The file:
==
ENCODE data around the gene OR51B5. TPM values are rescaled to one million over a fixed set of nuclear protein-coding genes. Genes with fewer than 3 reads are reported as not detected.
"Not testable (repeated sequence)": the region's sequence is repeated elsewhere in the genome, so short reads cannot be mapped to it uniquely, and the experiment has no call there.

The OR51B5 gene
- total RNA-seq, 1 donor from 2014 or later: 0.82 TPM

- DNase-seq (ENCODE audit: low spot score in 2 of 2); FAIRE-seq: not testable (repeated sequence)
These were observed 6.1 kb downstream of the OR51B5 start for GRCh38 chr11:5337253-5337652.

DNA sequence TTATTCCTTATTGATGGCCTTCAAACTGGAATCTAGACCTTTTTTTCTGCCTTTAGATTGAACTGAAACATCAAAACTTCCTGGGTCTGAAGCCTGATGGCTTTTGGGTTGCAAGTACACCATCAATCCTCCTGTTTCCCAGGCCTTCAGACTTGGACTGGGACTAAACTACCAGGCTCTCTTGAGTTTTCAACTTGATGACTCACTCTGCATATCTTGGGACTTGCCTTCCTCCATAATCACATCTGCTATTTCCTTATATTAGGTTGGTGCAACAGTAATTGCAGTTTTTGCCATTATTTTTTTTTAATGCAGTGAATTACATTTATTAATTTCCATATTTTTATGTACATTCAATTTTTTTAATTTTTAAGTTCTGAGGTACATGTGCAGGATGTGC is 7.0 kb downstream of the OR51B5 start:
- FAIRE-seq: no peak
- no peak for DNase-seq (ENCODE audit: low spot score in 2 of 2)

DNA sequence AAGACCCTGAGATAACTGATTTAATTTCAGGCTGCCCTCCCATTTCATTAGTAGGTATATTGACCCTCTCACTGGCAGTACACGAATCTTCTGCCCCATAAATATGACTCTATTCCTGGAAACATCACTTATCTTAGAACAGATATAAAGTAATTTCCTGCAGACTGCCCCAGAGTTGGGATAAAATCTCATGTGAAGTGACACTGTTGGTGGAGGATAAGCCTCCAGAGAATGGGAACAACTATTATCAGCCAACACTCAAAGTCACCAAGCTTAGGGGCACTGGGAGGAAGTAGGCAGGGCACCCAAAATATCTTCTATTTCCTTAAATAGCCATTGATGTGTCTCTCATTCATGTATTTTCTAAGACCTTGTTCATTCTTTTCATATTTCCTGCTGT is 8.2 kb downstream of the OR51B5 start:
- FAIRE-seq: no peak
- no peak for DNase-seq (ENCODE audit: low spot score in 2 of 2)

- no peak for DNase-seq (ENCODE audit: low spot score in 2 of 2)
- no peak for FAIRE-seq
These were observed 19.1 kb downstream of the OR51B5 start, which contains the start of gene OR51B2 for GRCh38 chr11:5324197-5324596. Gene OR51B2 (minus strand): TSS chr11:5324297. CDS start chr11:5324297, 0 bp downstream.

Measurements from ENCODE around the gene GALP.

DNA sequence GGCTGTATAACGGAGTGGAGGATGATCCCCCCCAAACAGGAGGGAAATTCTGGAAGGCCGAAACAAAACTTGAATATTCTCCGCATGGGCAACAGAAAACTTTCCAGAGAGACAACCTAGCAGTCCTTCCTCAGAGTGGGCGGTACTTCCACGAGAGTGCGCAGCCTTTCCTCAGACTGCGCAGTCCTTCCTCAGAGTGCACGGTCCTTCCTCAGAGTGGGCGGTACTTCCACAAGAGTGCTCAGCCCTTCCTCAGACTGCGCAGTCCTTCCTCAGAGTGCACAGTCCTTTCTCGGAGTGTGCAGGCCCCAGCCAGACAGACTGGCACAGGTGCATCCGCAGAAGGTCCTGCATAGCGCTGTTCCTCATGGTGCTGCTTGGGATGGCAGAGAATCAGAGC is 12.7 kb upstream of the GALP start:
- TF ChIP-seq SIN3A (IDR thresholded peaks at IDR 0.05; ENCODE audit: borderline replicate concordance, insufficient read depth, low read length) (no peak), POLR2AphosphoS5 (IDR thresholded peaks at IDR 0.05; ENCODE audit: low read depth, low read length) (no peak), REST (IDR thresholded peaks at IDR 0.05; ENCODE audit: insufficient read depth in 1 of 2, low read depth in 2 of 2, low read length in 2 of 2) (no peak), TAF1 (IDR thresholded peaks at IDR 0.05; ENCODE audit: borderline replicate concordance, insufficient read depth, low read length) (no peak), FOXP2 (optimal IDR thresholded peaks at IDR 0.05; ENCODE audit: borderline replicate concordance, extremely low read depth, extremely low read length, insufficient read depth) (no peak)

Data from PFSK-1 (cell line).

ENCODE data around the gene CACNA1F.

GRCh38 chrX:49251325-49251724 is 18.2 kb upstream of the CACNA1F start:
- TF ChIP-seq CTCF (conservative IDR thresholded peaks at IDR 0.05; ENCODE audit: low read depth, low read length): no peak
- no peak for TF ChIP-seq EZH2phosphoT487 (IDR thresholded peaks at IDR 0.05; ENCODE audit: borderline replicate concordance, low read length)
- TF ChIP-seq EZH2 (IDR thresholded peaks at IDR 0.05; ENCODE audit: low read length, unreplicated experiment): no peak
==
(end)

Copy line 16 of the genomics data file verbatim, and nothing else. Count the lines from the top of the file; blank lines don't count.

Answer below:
Measurements from ENCODE around the gene GALP.